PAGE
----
Sexual selection, conspicuous consumption and economic growth
We propose that the evolution by sexual selection of the male propensity to engage in conspicuous consumption contributed to the emergence of modern rates of economic growth. We develop a model in which males engage in conspicuous consumption to send an honest signal of their quality to females. Females prefer males who express the costly and honest signal, leading males who engage in conspicuous consumption to have higher reproductive success than those who do not, increasing the prevalence of signalling males in the population. As males fund their conspicuous consumption through participation in the labour force, an increase in the prevalence of signalling males gives rise to an increase in economic activity that leads to economic growth.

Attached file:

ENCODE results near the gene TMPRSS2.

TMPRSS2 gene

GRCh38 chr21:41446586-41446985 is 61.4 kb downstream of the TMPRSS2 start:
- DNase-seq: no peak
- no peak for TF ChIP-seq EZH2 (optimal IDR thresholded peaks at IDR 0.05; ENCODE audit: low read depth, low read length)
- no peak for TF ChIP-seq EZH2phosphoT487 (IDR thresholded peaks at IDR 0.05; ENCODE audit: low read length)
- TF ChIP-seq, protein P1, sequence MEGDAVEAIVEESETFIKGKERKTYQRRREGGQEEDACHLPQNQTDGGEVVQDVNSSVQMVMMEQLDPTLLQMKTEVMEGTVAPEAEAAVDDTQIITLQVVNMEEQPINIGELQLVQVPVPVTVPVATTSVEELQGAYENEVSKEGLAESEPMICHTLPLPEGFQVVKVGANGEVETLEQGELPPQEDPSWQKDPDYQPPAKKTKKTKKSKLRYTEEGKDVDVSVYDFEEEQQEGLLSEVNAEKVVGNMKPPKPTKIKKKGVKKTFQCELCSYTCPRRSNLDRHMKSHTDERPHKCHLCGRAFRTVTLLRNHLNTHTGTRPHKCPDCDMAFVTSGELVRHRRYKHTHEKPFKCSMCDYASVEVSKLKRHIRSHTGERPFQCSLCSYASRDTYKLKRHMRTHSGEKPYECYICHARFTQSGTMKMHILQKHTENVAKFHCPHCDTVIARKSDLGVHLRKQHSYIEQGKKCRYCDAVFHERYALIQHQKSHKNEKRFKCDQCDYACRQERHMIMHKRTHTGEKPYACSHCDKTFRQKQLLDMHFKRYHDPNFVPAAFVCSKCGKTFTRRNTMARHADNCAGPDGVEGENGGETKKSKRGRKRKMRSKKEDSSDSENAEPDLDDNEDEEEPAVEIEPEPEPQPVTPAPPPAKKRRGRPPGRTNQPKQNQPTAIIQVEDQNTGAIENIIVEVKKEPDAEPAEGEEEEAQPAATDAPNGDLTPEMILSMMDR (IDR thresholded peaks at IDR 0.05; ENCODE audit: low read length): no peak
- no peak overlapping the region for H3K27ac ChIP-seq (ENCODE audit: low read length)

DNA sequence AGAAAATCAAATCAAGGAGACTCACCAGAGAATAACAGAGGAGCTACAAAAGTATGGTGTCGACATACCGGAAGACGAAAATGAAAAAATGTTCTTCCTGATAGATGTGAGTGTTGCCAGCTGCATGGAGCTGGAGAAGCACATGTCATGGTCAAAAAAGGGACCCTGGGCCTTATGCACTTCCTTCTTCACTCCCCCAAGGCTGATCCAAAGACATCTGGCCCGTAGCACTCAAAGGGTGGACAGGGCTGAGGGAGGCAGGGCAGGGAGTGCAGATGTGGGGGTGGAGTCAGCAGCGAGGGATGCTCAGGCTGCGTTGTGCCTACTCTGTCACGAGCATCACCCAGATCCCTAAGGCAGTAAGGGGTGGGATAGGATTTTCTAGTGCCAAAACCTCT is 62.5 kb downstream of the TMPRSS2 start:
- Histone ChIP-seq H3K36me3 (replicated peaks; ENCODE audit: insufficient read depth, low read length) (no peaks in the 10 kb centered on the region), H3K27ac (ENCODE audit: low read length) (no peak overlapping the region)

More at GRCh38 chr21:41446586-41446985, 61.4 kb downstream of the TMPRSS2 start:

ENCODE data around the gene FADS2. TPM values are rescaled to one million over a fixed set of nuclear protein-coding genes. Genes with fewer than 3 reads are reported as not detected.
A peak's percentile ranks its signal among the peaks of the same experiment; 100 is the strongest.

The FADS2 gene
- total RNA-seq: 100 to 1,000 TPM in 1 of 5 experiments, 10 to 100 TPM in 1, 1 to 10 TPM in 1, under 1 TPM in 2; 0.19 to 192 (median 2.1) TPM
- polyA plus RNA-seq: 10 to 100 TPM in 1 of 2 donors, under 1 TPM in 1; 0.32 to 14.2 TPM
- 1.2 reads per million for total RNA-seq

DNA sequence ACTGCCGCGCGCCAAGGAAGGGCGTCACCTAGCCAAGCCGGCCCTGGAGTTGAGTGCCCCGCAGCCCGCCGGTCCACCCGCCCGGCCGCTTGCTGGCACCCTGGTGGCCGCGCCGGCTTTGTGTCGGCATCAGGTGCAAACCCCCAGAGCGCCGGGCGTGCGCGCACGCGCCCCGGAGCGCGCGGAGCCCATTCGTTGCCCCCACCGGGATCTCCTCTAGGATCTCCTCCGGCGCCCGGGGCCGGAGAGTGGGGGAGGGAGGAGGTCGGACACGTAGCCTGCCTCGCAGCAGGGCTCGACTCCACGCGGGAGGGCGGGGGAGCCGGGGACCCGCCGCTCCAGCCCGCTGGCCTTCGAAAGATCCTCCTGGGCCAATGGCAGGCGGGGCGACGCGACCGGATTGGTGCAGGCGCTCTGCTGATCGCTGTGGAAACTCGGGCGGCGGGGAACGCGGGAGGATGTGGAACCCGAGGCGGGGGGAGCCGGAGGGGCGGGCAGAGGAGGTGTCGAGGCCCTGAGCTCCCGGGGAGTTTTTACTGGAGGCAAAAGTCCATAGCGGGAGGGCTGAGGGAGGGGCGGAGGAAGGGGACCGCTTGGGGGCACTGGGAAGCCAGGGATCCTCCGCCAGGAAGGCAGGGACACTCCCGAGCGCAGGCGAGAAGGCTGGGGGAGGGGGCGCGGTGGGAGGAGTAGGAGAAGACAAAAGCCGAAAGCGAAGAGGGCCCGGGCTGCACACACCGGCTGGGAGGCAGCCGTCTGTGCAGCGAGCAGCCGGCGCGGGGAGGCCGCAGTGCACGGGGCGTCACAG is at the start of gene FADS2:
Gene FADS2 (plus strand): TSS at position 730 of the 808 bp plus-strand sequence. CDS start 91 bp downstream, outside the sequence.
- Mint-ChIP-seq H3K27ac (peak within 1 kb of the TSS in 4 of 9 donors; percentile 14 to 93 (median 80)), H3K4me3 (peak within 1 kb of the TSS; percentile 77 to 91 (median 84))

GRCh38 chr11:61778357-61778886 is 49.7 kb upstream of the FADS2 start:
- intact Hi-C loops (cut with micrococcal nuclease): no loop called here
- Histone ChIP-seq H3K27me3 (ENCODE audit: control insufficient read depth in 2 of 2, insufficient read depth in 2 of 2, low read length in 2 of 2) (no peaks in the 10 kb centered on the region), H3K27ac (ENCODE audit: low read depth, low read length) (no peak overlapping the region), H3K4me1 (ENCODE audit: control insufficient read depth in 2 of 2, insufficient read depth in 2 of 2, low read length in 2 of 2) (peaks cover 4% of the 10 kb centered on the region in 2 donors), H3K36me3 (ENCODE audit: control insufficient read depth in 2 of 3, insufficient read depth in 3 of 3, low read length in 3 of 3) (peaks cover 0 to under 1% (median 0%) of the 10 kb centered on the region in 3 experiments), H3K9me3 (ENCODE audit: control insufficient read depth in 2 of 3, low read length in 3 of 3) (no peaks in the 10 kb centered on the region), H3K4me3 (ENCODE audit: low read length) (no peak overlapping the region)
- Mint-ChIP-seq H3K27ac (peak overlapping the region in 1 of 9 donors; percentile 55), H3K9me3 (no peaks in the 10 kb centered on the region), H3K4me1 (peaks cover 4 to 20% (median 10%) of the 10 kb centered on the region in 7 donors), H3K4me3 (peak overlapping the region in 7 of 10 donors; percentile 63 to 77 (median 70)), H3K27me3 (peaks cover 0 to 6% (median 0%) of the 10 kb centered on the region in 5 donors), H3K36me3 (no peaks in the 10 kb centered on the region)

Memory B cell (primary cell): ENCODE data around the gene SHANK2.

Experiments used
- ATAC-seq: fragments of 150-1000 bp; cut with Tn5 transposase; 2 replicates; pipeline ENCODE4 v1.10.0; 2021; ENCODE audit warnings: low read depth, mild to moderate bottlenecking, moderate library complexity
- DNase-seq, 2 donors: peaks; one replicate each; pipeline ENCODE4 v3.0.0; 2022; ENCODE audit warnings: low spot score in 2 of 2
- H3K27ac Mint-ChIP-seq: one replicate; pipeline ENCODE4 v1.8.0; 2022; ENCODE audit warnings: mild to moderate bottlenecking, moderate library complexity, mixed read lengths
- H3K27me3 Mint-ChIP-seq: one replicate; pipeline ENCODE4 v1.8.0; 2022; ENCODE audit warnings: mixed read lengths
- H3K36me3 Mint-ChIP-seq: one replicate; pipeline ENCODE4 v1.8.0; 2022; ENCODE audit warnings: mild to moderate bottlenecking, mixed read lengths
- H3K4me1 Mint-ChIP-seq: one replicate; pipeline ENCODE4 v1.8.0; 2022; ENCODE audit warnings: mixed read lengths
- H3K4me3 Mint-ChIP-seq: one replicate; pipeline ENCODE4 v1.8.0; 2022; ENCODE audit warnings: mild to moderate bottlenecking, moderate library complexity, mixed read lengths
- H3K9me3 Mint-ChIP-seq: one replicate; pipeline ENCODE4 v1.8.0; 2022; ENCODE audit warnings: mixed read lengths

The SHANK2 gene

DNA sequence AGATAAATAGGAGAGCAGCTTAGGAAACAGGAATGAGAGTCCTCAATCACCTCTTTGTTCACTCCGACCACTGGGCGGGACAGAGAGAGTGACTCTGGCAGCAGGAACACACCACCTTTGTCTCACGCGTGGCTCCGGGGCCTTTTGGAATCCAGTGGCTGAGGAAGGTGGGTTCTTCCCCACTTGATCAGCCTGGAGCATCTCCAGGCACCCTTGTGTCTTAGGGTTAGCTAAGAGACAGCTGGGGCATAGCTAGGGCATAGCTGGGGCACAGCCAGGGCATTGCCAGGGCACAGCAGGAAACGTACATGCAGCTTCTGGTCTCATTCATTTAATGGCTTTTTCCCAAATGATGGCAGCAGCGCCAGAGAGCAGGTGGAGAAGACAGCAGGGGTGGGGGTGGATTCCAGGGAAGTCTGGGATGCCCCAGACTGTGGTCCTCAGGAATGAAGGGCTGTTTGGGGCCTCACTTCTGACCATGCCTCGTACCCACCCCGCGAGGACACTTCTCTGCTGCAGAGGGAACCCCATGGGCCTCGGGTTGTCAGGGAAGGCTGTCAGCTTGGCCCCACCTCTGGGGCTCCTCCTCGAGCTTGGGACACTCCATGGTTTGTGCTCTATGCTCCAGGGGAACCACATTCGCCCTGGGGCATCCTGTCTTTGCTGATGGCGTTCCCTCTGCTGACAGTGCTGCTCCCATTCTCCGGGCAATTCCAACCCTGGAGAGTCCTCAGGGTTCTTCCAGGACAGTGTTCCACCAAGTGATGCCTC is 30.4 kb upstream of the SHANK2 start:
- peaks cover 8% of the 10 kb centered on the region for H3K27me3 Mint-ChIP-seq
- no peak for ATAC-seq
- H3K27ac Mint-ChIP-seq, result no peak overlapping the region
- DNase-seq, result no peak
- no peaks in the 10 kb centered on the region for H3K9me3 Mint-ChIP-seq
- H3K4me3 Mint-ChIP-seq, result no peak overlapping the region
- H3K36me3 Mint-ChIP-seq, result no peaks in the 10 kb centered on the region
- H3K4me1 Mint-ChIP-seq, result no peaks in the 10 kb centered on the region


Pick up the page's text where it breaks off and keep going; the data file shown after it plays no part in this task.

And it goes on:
Conspicuous consumption, Sexual selection, Human evolution, Economic growth